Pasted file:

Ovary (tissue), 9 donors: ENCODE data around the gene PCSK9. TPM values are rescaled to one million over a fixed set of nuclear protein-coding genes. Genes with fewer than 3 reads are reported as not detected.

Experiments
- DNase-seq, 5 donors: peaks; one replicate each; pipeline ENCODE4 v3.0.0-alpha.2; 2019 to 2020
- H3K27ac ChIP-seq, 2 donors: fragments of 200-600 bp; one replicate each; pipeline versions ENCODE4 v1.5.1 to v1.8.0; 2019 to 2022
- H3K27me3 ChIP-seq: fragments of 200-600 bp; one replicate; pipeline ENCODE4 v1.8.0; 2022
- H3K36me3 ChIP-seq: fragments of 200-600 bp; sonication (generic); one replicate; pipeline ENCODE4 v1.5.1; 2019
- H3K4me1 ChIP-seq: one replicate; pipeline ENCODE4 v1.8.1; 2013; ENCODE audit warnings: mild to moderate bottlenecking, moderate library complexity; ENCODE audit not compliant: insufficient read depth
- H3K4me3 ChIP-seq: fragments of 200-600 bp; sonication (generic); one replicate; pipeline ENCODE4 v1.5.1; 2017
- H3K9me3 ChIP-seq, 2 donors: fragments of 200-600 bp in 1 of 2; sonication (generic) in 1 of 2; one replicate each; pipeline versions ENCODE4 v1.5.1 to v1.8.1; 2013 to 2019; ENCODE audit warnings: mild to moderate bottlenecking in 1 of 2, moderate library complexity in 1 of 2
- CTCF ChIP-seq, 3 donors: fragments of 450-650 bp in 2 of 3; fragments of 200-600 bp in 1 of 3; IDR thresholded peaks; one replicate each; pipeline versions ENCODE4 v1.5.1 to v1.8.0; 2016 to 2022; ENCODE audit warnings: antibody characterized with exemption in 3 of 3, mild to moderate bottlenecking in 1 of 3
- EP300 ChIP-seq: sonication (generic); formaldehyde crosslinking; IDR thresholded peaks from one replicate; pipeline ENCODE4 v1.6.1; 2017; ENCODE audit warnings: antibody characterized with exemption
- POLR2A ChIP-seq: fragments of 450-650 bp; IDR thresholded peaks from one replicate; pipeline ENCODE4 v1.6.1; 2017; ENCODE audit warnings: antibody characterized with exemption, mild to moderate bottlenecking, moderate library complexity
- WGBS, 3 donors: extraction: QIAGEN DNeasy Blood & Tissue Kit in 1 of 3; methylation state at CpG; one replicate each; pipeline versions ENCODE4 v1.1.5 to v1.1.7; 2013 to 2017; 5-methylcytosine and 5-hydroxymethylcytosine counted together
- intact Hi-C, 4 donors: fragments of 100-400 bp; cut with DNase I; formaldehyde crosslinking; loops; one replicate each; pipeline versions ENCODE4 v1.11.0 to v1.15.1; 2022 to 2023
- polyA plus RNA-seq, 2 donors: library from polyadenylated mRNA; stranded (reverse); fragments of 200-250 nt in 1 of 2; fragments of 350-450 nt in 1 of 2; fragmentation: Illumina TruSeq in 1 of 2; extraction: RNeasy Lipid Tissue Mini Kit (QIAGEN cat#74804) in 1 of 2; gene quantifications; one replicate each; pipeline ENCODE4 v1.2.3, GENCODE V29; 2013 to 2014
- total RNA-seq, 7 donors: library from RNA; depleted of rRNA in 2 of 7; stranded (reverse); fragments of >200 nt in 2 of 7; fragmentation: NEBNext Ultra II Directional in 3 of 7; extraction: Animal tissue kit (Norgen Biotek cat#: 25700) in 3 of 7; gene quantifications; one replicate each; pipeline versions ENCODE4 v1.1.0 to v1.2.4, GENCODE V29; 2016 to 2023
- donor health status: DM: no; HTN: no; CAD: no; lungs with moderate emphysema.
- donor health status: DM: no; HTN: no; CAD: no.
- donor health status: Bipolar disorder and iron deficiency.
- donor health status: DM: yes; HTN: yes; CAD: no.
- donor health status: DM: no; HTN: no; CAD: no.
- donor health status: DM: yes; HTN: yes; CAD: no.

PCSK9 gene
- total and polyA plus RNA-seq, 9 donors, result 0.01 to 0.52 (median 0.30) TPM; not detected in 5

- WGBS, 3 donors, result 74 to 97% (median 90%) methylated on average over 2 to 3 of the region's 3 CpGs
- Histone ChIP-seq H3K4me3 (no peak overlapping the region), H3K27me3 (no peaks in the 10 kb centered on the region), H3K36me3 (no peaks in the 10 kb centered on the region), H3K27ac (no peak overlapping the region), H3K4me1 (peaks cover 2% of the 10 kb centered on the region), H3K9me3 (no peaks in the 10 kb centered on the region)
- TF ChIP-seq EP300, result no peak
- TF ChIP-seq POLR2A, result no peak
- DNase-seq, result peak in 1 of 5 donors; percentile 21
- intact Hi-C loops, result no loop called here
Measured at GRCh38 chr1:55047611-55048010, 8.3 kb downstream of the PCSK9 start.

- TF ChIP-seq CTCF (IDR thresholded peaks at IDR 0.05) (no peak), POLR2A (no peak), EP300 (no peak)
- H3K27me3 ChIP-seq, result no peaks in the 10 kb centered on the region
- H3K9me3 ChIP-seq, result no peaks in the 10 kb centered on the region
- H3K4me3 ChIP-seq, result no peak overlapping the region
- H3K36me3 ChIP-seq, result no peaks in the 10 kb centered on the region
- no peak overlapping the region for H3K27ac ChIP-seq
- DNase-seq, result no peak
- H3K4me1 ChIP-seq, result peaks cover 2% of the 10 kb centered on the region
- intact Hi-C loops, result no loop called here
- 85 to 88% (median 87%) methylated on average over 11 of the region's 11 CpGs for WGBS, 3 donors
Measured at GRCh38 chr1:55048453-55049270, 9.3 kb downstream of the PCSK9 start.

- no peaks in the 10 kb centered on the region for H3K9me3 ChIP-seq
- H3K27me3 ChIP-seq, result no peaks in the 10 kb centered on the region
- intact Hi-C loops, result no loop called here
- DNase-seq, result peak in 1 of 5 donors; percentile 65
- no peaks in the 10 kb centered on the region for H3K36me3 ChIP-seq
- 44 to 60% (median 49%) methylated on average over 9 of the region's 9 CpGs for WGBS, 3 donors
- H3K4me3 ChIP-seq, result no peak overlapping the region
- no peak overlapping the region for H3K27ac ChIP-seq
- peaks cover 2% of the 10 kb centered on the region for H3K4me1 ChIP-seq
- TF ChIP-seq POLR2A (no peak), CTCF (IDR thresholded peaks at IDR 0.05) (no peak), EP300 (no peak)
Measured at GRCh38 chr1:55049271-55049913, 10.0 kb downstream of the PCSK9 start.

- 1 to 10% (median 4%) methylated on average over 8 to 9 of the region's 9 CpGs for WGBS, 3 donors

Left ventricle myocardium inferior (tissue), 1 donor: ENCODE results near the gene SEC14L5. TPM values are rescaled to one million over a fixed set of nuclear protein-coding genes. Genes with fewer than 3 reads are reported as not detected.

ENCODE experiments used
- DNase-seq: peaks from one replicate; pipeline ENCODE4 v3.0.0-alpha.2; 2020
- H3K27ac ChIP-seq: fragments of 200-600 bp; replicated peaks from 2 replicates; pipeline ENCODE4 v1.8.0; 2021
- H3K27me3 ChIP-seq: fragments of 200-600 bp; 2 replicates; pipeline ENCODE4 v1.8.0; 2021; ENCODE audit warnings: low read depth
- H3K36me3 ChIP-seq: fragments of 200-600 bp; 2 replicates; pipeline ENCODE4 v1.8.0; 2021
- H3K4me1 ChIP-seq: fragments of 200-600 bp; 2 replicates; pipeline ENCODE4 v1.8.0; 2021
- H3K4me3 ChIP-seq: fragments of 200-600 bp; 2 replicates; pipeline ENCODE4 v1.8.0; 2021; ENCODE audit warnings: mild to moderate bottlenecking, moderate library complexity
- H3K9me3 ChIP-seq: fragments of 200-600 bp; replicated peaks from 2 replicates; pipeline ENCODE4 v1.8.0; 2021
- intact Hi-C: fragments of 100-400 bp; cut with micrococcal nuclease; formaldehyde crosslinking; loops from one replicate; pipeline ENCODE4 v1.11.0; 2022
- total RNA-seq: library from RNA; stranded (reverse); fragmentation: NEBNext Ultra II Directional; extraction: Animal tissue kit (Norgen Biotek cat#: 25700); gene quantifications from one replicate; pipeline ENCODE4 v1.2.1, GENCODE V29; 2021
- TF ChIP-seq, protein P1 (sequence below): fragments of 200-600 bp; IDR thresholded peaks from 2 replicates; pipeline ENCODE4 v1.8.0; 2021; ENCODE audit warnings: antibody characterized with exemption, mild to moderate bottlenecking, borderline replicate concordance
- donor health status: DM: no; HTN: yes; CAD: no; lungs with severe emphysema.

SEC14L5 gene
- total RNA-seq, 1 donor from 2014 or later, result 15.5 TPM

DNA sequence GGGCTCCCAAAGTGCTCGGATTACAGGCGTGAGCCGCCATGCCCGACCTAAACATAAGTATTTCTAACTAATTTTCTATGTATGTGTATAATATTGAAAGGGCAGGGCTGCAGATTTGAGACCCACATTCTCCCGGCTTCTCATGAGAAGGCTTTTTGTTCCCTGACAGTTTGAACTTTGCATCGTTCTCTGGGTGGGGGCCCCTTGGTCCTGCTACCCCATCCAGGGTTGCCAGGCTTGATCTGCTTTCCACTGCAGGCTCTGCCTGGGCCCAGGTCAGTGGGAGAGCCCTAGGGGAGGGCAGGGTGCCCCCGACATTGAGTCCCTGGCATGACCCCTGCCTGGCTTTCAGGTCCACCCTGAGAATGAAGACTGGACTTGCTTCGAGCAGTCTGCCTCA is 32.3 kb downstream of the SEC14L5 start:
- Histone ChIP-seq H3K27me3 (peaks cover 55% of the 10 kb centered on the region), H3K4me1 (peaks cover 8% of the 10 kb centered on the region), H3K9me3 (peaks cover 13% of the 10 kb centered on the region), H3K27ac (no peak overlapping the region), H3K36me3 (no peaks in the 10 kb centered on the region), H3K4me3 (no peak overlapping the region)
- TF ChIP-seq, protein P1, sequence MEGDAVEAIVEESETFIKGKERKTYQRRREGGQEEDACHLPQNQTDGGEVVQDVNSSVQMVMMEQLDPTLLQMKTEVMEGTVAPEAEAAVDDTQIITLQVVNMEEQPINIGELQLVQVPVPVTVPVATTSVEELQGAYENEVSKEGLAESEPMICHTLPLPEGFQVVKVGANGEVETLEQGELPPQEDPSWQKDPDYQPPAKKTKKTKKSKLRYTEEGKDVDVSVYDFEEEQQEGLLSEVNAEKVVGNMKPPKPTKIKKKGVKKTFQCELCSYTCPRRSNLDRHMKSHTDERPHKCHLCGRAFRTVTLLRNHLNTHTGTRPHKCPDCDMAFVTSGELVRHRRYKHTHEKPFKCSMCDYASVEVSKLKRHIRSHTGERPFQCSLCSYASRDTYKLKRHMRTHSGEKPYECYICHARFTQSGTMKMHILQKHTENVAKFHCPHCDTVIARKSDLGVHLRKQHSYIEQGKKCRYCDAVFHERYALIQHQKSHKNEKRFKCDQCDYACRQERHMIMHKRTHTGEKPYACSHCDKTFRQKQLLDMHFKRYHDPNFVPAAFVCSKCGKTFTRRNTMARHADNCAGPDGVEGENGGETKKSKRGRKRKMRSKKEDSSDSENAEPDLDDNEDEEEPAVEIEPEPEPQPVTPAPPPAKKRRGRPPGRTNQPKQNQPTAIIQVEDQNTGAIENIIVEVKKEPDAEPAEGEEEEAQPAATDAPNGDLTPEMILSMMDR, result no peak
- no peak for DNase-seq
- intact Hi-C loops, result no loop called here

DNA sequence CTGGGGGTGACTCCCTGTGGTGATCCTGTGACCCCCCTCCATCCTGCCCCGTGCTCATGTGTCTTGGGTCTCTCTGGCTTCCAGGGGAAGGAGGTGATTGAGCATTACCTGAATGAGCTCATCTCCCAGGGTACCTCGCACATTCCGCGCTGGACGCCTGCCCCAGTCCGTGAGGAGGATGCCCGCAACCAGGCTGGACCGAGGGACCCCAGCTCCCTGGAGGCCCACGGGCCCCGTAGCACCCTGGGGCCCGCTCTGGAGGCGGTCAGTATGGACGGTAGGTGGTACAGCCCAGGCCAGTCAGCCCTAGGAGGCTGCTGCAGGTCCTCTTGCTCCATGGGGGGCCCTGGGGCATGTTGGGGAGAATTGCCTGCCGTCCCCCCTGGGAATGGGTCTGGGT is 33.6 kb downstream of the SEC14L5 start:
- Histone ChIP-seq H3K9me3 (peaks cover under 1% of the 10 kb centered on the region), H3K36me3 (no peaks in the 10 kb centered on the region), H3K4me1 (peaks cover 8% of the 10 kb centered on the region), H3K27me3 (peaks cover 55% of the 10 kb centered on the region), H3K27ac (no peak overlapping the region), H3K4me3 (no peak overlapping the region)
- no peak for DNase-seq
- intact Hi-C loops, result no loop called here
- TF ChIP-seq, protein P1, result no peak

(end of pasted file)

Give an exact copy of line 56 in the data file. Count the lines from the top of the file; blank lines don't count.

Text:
ENCODE experiments used